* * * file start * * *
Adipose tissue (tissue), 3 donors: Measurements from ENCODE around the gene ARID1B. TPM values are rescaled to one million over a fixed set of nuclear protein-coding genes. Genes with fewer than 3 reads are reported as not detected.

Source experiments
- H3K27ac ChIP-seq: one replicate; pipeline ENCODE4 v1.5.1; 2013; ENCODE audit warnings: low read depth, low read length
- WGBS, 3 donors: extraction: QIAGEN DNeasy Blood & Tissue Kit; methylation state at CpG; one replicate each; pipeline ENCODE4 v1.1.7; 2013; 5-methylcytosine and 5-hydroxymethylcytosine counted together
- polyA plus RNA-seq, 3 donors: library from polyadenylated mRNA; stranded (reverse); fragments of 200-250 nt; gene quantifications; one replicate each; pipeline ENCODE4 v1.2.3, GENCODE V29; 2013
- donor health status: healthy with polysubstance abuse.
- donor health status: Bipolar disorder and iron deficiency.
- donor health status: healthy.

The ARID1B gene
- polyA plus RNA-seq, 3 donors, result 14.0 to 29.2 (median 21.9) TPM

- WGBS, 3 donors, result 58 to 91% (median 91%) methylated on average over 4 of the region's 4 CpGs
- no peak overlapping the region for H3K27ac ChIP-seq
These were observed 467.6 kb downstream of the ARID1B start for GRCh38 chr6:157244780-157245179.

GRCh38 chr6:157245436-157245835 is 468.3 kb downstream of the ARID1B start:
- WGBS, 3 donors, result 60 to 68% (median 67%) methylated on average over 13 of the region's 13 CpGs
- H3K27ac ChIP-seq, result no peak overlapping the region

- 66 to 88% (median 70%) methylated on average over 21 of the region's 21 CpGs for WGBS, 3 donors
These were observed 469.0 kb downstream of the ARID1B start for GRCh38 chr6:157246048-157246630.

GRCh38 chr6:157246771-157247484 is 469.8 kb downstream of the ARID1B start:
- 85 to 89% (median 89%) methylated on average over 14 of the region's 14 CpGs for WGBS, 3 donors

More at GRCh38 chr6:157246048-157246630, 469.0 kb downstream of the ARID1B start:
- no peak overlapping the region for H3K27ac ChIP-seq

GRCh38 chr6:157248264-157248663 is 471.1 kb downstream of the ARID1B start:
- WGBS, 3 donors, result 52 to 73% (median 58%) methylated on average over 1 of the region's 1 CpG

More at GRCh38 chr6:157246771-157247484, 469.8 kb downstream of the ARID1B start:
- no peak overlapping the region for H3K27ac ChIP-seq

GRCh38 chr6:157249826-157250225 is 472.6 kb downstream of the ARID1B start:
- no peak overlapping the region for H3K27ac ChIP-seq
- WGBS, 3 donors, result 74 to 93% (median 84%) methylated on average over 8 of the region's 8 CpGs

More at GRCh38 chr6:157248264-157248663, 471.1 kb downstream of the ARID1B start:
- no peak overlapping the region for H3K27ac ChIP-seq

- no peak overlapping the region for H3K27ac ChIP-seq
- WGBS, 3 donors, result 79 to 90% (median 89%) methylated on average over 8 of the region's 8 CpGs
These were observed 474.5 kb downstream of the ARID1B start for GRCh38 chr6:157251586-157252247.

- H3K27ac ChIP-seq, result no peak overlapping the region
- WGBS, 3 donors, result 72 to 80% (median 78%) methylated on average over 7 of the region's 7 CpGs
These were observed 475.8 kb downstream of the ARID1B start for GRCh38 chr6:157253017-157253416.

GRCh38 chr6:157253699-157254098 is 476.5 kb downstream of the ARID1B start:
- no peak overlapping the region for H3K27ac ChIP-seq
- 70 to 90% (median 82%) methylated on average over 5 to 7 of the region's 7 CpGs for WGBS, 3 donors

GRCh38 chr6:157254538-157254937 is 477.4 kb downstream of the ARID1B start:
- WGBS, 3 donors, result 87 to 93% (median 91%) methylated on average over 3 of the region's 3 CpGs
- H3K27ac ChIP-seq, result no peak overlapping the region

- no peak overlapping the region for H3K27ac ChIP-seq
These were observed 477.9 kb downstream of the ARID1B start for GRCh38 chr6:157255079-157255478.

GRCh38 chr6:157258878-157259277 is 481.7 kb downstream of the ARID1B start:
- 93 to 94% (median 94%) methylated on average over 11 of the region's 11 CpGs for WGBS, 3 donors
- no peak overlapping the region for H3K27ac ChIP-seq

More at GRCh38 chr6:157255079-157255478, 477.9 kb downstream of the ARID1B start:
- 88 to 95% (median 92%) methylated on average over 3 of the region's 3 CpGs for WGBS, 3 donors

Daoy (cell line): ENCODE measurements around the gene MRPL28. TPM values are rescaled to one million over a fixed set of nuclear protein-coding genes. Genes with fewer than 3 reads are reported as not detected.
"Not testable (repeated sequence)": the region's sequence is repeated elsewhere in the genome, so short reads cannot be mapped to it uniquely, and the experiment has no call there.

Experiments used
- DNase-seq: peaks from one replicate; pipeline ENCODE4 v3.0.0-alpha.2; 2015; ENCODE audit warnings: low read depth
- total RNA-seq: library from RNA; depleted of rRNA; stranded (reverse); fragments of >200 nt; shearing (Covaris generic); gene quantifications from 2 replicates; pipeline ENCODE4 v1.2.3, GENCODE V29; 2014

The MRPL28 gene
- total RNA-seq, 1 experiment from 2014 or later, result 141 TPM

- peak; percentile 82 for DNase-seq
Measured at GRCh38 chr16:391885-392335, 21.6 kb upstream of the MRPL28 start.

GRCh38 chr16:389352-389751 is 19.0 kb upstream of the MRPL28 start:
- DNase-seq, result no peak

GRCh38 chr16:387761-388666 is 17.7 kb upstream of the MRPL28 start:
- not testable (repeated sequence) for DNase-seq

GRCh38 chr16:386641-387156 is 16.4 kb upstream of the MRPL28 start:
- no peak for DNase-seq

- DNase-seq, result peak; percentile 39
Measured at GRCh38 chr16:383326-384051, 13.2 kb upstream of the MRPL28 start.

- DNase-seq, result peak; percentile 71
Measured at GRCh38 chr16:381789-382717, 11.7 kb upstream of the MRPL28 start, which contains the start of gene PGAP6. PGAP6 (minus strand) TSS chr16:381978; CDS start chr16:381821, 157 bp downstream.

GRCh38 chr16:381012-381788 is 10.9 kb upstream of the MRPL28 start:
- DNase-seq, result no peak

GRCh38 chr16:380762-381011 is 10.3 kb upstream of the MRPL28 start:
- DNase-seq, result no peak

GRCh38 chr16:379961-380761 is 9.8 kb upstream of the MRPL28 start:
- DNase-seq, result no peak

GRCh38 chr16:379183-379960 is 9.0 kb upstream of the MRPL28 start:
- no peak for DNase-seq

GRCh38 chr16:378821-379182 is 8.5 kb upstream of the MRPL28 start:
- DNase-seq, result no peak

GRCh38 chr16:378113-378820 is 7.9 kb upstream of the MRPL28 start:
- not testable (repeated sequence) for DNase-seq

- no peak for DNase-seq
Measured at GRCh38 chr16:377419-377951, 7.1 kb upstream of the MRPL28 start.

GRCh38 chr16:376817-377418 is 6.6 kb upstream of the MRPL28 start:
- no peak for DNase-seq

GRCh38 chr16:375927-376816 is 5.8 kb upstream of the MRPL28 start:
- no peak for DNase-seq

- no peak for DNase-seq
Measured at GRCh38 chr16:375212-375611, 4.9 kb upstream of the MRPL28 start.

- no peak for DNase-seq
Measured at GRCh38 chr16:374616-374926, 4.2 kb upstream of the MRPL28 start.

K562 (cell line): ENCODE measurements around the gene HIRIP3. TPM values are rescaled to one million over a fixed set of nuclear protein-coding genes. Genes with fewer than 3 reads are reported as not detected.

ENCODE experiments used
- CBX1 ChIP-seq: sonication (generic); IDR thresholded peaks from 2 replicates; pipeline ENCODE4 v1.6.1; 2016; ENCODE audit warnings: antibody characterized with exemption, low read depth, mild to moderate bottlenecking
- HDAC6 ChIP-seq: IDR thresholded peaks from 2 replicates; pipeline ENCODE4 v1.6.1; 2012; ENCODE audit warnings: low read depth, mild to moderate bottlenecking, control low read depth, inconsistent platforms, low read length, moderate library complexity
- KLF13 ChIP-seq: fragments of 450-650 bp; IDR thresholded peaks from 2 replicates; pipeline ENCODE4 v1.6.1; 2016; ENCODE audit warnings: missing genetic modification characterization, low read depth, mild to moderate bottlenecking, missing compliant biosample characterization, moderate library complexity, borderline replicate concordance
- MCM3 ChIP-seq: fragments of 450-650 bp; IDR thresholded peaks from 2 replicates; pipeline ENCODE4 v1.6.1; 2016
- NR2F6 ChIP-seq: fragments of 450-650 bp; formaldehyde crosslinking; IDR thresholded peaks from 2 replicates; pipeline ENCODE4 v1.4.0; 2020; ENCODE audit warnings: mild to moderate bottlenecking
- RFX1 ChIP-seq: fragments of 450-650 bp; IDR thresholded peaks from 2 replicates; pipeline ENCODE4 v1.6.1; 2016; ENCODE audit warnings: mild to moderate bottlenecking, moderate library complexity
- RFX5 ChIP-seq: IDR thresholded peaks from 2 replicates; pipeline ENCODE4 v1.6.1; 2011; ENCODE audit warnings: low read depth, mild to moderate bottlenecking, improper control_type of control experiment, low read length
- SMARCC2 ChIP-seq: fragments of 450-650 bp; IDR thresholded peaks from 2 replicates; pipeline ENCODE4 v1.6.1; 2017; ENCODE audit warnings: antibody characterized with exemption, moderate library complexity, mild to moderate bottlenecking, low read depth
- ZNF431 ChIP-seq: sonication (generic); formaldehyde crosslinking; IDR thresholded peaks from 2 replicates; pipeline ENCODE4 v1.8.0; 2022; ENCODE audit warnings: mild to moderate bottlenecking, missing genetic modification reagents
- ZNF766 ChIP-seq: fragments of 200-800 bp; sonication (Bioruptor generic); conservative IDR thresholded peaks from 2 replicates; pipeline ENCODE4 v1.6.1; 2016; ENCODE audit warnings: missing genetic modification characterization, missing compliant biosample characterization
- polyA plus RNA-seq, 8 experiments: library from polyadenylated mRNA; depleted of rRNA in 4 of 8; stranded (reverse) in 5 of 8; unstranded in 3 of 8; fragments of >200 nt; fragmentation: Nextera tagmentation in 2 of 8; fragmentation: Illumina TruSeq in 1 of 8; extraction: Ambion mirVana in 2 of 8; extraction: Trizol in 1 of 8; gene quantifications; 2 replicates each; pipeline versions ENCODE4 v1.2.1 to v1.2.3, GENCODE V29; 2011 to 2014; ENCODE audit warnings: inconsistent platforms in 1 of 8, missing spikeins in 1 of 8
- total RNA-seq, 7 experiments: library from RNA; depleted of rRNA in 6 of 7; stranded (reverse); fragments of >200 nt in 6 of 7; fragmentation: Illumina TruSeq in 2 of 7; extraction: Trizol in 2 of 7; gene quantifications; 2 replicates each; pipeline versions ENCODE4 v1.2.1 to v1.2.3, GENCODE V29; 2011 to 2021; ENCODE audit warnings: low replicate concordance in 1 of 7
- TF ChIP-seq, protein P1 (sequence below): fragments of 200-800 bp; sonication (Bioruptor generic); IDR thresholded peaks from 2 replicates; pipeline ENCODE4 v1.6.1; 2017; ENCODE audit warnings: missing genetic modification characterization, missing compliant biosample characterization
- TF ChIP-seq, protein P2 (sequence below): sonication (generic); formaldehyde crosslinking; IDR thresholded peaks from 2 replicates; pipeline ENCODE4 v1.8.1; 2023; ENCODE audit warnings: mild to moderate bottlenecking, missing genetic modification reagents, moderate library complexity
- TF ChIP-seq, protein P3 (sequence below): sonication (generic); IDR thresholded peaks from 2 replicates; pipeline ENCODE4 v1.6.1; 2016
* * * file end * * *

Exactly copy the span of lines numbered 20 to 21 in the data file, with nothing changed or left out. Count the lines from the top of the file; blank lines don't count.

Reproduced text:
- 85 to 89% (median 89%) methylated on average over 14 of the region's 14 CpGs for WGBS, 3 donors

More at GRCh38 chr6:157246048-157246630, 469.0 kb downstream of the ARID1B start: